This tiny house in Tokyo, Japan is only thirteen feet wide.
It’s 30 feet high and built on a 112 square foot lot – that’s less square footage than a standard metal shipping container!
It’s designed for a three member family, and it only has one bathroom – something that’s quite common in Japan.
The designers didn’t get greedy with using every square inch of the lot, and instead decided to build up rather than out.
They left a healthy amount of space around the central structure. Doing this eliminated the need for a setback and allows the wind to circulate around the home.
Large windows and doors that open out help bring light and air inside the tall home.
The architects chose to build the house in the center of the lot to eliminate the need for a setback.
The main floor has lots of light thanks to large windows on either side of the room.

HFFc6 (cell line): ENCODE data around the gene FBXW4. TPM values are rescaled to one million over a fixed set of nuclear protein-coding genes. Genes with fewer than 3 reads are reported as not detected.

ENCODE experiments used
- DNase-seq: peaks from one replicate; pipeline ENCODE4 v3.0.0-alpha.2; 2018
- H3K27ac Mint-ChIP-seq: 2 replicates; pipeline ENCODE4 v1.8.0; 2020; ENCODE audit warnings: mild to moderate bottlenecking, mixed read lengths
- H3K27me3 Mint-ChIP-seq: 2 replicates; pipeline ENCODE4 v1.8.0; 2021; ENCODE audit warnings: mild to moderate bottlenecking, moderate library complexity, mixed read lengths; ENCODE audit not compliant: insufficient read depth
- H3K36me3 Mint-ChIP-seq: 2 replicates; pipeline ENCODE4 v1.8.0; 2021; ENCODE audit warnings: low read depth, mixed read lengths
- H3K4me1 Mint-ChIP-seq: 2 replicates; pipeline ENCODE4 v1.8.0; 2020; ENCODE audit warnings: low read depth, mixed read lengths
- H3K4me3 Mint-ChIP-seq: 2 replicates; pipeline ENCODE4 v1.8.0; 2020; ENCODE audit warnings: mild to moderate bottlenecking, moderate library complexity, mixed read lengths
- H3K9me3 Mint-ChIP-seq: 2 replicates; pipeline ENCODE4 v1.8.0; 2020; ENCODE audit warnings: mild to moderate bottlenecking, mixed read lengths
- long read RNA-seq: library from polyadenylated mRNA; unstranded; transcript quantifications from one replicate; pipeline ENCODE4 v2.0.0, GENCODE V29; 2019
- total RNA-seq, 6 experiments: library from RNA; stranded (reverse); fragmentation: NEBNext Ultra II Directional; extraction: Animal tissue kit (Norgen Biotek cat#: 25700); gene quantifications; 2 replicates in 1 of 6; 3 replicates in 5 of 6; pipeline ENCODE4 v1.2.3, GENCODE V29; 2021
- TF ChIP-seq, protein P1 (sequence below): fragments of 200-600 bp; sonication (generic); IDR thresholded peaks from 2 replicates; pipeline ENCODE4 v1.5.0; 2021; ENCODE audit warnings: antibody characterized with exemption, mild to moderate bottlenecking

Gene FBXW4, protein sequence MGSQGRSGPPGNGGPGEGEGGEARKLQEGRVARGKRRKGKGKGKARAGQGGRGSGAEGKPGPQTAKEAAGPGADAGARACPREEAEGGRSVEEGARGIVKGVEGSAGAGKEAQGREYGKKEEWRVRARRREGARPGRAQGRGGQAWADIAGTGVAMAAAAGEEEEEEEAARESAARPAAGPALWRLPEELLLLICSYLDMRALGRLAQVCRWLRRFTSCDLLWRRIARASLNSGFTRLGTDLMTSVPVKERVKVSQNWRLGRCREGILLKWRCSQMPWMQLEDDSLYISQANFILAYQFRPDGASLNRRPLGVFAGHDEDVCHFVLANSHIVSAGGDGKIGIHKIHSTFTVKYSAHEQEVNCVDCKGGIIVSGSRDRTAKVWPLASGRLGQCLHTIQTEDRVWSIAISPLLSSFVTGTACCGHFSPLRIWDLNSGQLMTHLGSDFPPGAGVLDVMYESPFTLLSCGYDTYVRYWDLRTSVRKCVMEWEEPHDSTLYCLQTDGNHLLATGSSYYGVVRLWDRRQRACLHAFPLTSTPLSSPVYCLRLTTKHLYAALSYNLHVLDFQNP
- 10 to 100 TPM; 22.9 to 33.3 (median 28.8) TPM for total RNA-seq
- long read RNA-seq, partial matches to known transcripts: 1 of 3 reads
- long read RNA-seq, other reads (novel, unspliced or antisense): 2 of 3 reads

It’s easy to get caught gazing out the windows.
A corner window adds natural light to the kitchen.
Inside the kitchen area at night.
Thin floors maximize head room on each level.
Close-up of the spiral staircase.
It’s common for windows in Japanese houses to look out directly at the neighboring building. The Japanese don’t seem to mind, and prefer the natural light the window provides over the unsightly appearance.
The roof level is my favorite part of the house. You can see the shower and bathroom in this picture.
From across the street.
There’s nothing too fancy about this layout.
Beautiful glow from inside the house at dusk.
The spiral staircase and thin floors work so well in this house. I love the huge window in the main room, too.